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Help and Hope for Substance Use Disorders

Those with substance use disorders often find that they think, feel, and act differently. They may be aware of their problem, but need treatment resources and support to heal. If this is you, you are not alone.

There are things you can try to help yourself feel better, and there are services available for those who need extra support. Check in with yourself and ask yourself how you’re feeling.

Things You Can Try for Yourself

1. Exercise - Do what you’re comfortable with, but get up and move around – take a walk, practice yoga, go to the gym, swim, play a sport. However you get exercise, it’s good for both your physical and mental well-being.

2. Connect with others - This is key. Research shows that the more connected we are to family, friends and the community, the less mental health and substance use issues we will have.

3. Eat a healthy diet – Good nutrition will help boost both your mood and your physical health. Fruits, vegetables, whole grains, nuts, low-fat protein, like chicken breast or tofu are great choices. Limit processed foods like chips and cookies. If you don’t normally eat much healthy food, that’s OK! Start with a realistic goal - replace a meal or two each week with a healthy alternative and build from there. Eating well does make us feel better!

4. Reduce stress – There are many ways to work on this. For some, spending time engaging with nature helps reduce stress and improves well-being. Others listen to music, meditate, or focus on a hobby you enjoy – all are great ways to reduce stress.

5. Sleep – The power of a good night’s rest is undeniable. Getting the right amount of sleep (7-8 hours a night for most adults) on a regular basis builds emotional and mental resilience and benefits physical health, too!

These five things are vital to everyone’s physical and mental wellness. You don’t have to be struggling with mental illness or addiction to benefit from these practices.

Help and Hope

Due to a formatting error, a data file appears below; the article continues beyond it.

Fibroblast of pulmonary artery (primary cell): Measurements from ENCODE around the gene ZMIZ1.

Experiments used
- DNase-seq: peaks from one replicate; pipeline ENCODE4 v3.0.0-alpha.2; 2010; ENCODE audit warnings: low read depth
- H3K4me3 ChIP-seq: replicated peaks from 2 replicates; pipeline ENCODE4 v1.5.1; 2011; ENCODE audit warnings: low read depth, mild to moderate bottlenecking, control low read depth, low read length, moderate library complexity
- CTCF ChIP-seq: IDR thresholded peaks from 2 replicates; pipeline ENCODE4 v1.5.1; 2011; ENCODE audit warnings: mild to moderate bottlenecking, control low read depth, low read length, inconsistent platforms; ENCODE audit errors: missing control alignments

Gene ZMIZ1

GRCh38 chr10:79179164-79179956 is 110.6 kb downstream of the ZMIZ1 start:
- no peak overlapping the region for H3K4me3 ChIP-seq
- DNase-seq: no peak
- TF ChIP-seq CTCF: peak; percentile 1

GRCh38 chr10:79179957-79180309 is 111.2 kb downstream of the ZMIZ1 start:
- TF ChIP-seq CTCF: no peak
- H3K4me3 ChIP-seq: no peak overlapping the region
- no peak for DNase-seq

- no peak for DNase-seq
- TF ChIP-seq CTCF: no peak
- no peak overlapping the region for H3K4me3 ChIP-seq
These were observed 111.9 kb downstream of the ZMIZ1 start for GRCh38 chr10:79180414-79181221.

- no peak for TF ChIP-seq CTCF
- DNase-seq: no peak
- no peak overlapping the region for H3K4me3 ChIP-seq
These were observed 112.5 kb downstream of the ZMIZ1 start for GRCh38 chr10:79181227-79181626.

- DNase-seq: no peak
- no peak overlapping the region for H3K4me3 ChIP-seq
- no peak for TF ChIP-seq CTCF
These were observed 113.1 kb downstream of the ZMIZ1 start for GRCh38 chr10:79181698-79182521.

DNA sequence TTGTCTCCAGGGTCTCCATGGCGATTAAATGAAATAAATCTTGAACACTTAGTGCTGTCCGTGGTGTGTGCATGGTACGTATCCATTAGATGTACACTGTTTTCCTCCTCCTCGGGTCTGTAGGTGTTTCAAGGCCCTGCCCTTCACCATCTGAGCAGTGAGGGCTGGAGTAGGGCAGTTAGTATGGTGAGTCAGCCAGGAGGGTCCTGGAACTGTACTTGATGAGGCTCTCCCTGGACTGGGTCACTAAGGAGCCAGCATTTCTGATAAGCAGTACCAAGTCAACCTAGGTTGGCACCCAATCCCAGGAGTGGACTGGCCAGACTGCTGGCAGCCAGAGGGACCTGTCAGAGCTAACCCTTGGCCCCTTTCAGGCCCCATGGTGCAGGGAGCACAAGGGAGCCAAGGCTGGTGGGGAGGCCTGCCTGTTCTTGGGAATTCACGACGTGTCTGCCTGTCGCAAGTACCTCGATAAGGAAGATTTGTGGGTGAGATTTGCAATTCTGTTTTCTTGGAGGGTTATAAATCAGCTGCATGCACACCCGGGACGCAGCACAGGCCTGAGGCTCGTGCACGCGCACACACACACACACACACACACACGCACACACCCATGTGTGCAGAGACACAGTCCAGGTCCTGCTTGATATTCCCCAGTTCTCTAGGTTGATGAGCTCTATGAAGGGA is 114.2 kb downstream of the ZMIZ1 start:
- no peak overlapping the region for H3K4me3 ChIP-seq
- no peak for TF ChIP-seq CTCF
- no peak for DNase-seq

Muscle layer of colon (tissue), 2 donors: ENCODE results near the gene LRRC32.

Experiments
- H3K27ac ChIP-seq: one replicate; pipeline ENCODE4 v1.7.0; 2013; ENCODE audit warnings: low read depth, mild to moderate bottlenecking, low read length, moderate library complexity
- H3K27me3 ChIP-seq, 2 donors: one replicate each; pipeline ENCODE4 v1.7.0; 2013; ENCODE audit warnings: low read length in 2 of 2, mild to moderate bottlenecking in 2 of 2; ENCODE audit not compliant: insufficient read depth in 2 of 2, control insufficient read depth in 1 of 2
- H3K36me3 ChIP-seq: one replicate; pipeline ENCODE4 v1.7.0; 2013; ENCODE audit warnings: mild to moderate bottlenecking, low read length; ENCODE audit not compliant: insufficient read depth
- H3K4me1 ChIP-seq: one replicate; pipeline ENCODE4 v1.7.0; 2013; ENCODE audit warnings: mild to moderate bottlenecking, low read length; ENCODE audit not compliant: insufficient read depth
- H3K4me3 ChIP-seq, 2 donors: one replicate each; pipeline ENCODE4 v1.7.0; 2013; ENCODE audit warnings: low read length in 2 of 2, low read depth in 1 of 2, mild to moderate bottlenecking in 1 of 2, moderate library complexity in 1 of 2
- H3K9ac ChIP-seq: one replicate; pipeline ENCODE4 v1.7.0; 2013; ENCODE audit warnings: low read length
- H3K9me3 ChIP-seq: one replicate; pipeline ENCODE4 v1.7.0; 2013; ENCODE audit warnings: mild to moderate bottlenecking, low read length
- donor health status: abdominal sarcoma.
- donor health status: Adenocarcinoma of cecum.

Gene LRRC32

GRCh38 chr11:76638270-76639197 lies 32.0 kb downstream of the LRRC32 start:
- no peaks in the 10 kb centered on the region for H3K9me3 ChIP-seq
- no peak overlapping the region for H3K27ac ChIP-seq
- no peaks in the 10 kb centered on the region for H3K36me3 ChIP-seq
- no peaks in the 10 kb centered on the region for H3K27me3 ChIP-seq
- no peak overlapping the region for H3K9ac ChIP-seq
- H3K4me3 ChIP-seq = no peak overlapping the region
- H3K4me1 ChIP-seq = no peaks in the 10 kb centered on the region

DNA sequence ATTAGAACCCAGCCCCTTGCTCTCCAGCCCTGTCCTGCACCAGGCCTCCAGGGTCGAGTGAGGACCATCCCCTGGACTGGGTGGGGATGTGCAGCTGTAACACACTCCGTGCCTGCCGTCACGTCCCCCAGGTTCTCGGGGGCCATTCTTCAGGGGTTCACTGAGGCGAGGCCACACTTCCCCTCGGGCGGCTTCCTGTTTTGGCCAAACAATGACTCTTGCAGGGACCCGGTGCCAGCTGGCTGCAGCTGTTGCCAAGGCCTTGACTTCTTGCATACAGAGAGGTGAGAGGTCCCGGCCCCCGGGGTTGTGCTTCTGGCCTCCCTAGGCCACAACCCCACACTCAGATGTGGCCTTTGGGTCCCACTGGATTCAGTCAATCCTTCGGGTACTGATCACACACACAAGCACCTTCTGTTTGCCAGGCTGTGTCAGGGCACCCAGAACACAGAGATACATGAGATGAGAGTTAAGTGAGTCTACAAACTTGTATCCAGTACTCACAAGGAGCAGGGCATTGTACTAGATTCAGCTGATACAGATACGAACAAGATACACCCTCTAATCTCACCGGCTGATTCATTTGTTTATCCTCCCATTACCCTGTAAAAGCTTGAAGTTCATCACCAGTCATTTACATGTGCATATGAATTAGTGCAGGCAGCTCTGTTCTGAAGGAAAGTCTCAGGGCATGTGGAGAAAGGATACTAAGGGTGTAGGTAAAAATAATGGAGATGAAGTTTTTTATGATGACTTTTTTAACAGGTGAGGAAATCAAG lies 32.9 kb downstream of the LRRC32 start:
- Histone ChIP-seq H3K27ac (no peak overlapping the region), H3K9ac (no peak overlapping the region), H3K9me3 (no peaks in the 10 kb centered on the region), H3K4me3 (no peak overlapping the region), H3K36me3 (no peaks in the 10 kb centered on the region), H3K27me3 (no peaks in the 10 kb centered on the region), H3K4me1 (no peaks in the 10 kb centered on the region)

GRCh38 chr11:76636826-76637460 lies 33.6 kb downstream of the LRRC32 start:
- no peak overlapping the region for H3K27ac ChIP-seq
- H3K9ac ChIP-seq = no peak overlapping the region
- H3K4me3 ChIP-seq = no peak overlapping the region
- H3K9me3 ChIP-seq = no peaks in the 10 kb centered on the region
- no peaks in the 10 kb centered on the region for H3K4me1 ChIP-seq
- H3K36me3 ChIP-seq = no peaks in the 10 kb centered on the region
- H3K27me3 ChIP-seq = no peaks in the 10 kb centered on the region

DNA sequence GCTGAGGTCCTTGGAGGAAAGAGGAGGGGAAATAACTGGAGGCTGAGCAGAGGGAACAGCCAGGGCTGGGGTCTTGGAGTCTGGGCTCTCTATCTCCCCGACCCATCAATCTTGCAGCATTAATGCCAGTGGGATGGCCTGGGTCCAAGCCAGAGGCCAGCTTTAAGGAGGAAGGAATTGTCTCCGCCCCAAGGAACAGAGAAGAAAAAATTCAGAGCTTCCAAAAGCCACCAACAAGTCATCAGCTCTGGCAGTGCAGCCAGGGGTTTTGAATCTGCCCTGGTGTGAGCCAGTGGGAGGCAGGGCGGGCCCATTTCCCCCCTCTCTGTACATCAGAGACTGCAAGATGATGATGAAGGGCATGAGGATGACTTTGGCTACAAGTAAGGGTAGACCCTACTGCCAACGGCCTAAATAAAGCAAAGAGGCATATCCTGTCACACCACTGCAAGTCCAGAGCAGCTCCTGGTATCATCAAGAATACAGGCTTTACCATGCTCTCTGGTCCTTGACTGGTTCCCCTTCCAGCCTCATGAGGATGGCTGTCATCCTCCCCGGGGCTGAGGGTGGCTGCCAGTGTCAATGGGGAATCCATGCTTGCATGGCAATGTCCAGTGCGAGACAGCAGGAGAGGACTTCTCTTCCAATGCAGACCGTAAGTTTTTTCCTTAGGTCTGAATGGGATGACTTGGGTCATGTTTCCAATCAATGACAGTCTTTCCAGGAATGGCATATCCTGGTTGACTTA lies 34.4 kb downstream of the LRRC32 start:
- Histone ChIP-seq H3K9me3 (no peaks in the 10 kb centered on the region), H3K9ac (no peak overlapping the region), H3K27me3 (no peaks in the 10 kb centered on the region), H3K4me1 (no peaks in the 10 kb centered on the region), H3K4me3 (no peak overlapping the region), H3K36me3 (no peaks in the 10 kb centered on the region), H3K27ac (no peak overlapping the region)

Still, many of us need extra help and support, even if practicing these wellness principles. Check in with yourself and ask if you have any of the concerns below:

• Worried about my drinking habits

• Changes in mood from very high to low

• Concern about my teen's mood

• Feeling sad, down or empty

• Worried about eating habits

• Constantly worried, nervous or stressed

• Troubled by past shocking, painful events

• Concerned about unusual experiences or behaviors

• Worried about opioid use

If so, consider taking a free, confidential online screening or reach out for more information.

Bryan Medical Center behavioral health services offers the support you need, including counseling, emergency mental health care, medication management, alcohol/drug use evaluation and treatment, and more. We are here for you. If you are unsure which services best fit your needs call us - 402-481-5981.

For emergency mental health care, please go to Bryan West Campus emergency department, 2300 S. 16th St., Lincoln, Nebraska. Emergency mental health care/crisis assessments are available 24 hours a day, seven days a week to determine if you or a loved one needs hospitalization.

dave miers

About Dr. Dave Miers

Dave Miers, PhD, is director of behavioral health services at Bryan Medical Center in Lincoln, Nebraska.

He helped establish the Nebraska State Suicide Prevention Coalition in 1999 and chaired/co-chaired this Coalition until 2017. He currently serves on the Board of Directors. Dr. Miers is a member of the leadership group for the Lincoln/Lancaster County Suicide Prevention Coalition. Dr. Miers has published research and co-authored a chapter in the Routledge International Handbook of Clinical Suicide Research focusing on family survivors of a child suicide. Dr. Miers helped develop the Lincoln Lancaster Local Outreach to Suicide Survivors (LOSS) team in Lincoln, Neb. He also helped develop other LOSS teams in Nebraska and is active with LOSS team development on a national level.

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